Francesca Martinez brands herself "the world's wobbliest comedian". She has a form of cerebral palsy, the full name of which, she says, makes her sound like a Dr Who villain.
This show is ostensibly about Martinez's disability, but it's really about all of us and how we react to difference. Why do we define people with disabilities by what they can't do, rather than what they can?
Martinez might claim not to be scary ("If disabilities were curries, I'm just a korma") but patronise her at your peril. She's had a lifetime of condescending comments, of labels and assumptions, all of which are gleefully unpicked in this show.
She fires questions at a bloke in the front row who, according to his girlfriend, is rubbish at driving. "Is it genetic?" she asks. "Did you go to a special school for kids who can't drive?" And the clincher: "Does this mean you can't have sex?"
With the audience now fully aware of the absurdity of how people with disabilities are often treated, she takes them on a ride through her life so far.
Her parents were told their daughter would never lead a "normal" life. But that was not something that ever concerned the young Martinez, who admits to a real disappointment in discovering that while her favourite game was ringing people's doorbells and running away, she wasn't very good at the running away part.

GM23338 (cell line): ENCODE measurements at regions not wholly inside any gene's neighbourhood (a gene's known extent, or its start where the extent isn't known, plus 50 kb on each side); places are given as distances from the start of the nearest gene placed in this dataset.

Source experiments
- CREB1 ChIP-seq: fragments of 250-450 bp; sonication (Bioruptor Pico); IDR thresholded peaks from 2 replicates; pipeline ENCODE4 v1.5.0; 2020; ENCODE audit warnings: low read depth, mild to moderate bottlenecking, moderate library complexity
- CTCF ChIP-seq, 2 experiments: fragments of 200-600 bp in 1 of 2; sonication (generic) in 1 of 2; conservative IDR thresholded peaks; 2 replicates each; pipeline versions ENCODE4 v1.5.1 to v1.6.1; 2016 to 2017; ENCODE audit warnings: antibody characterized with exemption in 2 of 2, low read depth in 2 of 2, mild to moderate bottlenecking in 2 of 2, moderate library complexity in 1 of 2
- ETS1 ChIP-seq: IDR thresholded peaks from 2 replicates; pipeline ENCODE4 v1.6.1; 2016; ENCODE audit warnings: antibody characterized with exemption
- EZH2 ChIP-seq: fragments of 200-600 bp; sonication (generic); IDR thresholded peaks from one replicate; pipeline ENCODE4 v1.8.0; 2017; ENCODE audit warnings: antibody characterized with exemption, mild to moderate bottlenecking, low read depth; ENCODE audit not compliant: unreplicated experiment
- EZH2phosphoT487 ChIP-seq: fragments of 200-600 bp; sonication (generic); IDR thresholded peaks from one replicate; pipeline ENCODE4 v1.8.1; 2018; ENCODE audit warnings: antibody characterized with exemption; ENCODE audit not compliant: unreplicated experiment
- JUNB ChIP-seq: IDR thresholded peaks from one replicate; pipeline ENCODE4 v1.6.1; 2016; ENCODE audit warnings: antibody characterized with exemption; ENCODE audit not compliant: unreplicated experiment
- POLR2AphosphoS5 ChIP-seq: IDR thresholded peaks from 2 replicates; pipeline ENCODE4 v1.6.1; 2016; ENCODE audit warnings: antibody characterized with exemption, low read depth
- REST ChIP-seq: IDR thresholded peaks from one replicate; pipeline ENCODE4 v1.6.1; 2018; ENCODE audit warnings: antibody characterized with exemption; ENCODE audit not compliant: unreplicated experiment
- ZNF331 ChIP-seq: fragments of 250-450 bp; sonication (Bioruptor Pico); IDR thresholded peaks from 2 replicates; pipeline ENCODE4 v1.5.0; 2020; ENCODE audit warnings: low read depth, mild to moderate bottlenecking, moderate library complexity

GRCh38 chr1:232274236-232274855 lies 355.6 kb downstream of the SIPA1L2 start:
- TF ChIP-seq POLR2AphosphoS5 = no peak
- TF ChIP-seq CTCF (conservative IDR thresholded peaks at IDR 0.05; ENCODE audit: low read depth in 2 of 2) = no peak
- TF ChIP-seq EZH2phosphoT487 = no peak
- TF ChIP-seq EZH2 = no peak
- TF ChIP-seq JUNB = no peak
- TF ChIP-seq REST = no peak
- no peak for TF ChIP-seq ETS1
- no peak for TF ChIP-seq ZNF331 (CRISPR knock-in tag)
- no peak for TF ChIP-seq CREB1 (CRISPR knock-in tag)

As a teenager, she stunned teachers who rubbished her idea of being an actress ("You might want to think about something with computers," they told her) by landing a role in a hugely popular BBC children's TV series. As an adult, she’s notched up some impressive performances too.
But despite her success, you can't help but share her frustration as she talks about still not being considered for panel shows in her native UK (while Australia's Spicks and Specks has welcomed her). She’s a funny woman.
A lifetime of dealing with other people's reactions to her disability has given Martinez a wealth of material, but there's more to her than that. Some of the best parts of the show are not directly related to her disability at all. When she re-enacts a teenage declaration of love for a man she has never even kissed, using the medium of frankly dreadful poetry, I defy anyone who has ever been a teenager not to cringe along with her.
The ending of the show was unexpected. Suffice to say it wasn't funny, but entirely appropriate for a show that makes you think as much as it makes you laugh.
Ortas Productions presents
WHAT THE **** IS NORMAL?! RELOADED
Venue: Metcalfe Playhouse | 12 Lake Street Northbridge WA
Date: 12 – 15 Feb, 2012
Tickets: $25 – $23.50